Tennessee Vaccines for Children Program
What is the history of the Vaccines for Children Program?
The Vaccines for Children (VFC) Program was established by Congress in 1993. The VFC Program is an entitlement program (a right granted by law) for eligible children, age 18 years and younger. VFC helps families of children who may not otherwise have access to vaccines by providing free vaccines to doctors who serve them. VFC is administered at the national level by the CDC, that contracts with vaccine manufacturers to buy vaccines at reduced rates. Tennessee enrolls physicians who serve eligible children and provide routine immunizations. More than 600 private physicians, health department clinics, federally qualified health centers (FQHC) and rural health centers (RHC) participate in VFC in Tennessee.
Which Children are Eligible in Tennessee?
Children from birth through 18 years of age who meet at least one of the following criteria are eligible to receive VFC vaccine:
- TennCare eligible: A child who is eligible for Medicaid or enrolled in the TennCare program
- Uninsured: A child who has no health insurance coverage
- American Indian or Alaska Native: As defined by the Indian Health Care Improvement Act (25 U.S.C. 1603)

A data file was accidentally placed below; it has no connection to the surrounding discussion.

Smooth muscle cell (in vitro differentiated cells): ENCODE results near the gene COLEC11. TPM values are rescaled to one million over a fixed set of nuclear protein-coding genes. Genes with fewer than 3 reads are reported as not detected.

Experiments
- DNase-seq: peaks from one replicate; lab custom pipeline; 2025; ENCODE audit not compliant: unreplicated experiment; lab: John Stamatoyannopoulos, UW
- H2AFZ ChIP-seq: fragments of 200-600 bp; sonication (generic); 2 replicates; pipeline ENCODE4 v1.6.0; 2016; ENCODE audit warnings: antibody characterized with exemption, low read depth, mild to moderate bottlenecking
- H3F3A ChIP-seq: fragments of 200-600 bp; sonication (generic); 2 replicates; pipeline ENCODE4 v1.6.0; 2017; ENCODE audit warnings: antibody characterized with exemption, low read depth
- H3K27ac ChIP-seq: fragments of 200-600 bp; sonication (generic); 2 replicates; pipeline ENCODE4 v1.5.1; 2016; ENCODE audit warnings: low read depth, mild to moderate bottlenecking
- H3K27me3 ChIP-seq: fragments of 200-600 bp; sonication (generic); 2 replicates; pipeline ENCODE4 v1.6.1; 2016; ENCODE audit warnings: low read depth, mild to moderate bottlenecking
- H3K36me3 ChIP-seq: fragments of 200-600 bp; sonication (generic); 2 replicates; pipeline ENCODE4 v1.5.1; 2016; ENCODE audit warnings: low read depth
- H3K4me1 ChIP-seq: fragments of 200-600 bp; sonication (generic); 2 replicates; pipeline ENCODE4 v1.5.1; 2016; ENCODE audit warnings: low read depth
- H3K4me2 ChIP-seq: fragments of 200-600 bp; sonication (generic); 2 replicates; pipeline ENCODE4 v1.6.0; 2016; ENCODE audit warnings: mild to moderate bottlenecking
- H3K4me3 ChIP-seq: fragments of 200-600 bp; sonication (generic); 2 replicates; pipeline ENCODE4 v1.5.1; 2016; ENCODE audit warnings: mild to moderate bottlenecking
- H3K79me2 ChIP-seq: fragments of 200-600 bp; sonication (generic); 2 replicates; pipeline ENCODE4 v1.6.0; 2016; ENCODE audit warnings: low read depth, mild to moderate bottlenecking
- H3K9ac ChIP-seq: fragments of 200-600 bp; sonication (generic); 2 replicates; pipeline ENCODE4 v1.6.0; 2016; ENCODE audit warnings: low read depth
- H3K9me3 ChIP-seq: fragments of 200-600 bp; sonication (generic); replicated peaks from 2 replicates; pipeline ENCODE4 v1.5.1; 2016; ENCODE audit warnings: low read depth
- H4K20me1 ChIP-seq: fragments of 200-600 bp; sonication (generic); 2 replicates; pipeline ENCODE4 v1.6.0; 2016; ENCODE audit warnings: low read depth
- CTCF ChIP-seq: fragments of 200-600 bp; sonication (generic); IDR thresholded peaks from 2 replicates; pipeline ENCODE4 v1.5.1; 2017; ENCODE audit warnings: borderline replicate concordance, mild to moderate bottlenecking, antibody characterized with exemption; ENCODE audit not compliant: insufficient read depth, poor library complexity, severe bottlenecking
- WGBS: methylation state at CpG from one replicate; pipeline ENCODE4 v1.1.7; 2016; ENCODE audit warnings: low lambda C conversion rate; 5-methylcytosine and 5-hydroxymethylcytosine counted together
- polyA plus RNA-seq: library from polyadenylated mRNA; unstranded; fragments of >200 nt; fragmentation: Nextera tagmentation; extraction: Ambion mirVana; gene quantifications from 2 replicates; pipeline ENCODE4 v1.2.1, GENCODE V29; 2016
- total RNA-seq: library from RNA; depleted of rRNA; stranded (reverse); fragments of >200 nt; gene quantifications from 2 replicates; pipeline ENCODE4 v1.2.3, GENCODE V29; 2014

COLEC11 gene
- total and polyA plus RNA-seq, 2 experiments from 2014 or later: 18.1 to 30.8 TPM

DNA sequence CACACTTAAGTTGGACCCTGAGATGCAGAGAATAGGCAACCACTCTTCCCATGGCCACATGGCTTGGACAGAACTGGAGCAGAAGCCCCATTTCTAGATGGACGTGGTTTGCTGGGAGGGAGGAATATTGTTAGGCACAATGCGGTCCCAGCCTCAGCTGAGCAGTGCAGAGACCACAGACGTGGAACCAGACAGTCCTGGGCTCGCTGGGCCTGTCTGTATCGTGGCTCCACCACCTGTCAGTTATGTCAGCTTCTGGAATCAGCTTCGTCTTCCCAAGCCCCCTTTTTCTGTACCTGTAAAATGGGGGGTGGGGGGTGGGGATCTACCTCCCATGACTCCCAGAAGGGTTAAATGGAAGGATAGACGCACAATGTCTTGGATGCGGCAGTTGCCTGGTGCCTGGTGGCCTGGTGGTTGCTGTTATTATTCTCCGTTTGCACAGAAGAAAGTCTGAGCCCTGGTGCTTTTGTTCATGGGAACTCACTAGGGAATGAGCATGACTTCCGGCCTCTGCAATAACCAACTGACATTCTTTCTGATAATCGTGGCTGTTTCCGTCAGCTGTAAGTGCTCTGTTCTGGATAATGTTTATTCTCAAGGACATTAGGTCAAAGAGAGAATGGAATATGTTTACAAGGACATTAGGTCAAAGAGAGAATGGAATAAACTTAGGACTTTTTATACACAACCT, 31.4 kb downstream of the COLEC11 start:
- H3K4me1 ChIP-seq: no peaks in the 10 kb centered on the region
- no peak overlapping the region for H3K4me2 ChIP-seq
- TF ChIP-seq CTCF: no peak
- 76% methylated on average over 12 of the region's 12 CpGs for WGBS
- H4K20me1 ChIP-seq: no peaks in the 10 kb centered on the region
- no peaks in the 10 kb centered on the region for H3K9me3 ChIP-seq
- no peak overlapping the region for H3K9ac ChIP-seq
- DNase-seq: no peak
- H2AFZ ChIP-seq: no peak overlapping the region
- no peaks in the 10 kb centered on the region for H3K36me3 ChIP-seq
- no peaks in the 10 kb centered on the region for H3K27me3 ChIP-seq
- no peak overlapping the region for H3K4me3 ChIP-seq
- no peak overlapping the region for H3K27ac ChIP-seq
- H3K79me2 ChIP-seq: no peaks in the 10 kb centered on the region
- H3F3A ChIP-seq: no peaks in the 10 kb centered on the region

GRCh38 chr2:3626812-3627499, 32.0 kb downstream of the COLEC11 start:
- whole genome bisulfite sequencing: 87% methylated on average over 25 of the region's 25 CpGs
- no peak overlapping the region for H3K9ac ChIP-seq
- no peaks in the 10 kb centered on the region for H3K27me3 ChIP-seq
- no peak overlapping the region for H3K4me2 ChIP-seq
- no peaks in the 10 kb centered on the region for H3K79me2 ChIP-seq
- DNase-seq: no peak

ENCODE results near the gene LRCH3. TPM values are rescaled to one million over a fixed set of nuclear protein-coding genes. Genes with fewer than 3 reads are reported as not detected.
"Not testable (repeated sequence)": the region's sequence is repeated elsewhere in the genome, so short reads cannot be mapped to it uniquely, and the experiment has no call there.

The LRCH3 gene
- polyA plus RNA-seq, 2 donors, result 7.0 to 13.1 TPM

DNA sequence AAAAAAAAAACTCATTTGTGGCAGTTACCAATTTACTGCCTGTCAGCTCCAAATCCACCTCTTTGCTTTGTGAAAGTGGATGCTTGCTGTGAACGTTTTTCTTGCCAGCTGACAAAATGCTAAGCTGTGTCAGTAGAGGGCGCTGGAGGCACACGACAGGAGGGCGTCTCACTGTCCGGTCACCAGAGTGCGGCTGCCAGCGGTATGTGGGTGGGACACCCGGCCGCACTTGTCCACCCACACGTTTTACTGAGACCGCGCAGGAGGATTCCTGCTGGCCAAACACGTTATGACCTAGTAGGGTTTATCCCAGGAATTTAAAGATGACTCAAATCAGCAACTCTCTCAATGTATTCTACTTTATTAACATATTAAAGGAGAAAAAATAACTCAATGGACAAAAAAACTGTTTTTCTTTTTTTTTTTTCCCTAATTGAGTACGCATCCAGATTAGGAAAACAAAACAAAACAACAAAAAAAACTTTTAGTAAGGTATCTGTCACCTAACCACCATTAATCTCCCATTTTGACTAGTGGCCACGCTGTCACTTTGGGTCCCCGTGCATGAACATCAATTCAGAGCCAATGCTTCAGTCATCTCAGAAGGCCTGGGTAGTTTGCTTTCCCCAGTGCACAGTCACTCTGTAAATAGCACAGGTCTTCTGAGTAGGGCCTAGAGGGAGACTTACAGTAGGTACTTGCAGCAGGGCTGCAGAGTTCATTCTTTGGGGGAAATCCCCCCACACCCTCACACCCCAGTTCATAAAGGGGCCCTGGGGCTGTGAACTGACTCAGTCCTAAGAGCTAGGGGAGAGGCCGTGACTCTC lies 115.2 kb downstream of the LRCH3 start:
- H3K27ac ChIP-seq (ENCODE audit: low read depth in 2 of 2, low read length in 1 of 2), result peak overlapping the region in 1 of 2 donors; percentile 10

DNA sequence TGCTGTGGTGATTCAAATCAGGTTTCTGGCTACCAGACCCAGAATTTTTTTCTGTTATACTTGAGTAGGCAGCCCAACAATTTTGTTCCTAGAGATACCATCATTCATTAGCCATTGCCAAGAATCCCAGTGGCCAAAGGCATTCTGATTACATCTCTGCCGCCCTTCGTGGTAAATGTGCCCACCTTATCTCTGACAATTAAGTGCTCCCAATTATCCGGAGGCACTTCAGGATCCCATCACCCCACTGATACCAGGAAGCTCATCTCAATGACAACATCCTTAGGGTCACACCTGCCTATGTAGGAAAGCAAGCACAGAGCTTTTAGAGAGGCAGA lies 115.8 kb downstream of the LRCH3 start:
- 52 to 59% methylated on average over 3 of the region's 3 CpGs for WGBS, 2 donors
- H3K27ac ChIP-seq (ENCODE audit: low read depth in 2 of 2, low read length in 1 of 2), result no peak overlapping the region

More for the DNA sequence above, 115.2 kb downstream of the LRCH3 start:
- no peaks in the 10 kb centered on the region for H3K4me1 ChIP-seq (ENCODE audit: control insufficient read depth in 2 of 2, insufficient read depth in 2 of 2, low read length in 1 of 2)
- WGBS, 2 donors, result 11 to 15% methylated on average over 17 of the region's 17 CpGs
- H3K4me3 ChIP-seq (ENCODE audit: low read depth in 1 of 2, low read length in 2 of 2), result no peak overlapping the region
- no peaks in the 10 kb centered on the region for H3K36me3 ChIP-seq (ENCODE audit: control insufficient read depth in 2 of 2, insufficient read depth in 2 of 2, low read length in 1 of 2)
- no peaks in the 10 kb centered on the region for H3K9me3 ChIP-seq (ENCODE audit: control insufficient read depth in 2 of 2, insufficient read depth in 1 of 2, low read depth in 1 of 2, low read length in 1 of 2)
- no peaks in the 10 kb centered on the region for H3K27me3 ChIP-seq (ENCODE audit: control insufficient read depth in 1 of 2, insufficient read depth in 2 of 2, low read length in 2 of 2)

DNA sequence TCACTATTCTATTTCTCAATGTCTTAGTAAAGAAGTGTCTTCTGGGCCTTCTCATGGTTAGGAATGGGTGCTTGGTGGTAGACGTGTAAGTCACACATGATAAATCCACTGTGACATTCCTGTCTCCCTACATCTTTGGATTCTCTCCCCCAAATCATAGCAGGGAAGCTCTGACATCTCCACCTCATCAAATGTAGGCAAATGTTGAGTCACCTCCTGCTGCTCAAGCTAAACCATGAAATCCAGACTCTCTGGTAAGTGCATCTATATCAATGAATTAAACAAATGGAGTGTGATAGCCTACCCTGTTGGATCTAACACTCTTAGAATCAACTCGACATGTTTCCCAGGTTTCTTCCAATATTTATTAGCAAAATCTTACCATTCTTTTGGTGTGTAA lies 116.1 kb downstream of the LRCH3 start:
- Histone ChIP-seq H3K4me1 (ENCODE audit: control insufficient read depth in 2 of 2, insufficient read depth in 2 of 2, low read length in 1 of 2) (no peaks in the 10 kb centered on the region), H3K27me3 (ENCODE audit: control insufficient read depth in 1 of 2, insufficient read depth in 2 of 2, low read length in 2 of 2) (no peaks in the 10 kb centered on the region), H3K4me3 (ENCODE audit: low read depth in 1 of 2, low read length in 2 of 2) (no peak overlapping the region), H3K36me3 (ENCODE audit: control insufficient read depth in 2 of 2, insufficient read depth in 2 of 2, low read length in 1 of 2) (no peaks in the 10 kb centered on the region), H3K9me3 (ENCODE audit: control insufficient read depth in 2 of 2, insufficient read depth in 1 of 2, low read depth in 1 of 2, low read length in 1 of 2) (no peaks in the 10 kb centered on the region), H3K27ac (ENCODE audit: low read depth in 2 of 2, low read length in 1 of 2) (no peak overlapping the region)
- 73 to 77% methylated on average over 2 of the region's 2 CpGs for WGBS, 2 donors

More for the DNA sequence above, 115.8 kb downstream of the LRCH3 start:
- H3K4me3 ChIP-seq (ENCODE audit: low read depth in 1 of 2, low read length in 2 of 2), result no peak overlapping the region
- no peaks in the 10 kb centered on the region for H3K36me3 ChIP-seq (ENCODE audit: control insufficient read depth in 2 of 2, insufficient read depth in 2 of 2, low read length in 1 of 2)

- Underinsured: A child who has commercial (private) health insurance but the coverage does not include vaccines, a child whose insurance covers only selected vaccines (VFC-eligible for non-covered vaccines only), or a child whose insurance caps vaccine coverage at a certain dollar amount. Once that coverage amount is reached, the child is categorized as underinsured. In Tennessee, underinsured children are eligible to receive VFC vaccine only through an FQHC, RHC or local health department.
Children whose health insurance covers the cost of vaccinations are not eligible for VFC vaccines, even when a claim for the cost of the vaccine and its administration would be denied for payment by the insurance carrier because the plan's deductible had not been met.
Do I have to pay anything?
If your child meets one of the VFC eligibility criteria listed above, the vaccine must always be provided free of charge. However, each immunization provider has been granted (by law) the ability to charge what is called an "administrative fee." An administrative fee is similar to a patient's co-pay, in that it helps providers offset their costs of doing business. The amount of the administrative fee cannot exceed $20 per dose in Tennessee, based on a regional scale determined by the federal Centers for Medicare and Medicaid Services (CMS).
These regional administrative charges are maximum fees that providers may ask patients to pay. The provider may ask for less than this amount, if they feel that is fair.
How do I find a VFC Provider?
Ask your child’s healthcare provider if they participate in VFC, or contact your local health department.
How does a healthcare provider join VFC?
Healthcare providers interested in joining the VFC Program may contact the Tennessee Immunization Program at 1-800-404-3006 for enrollment information.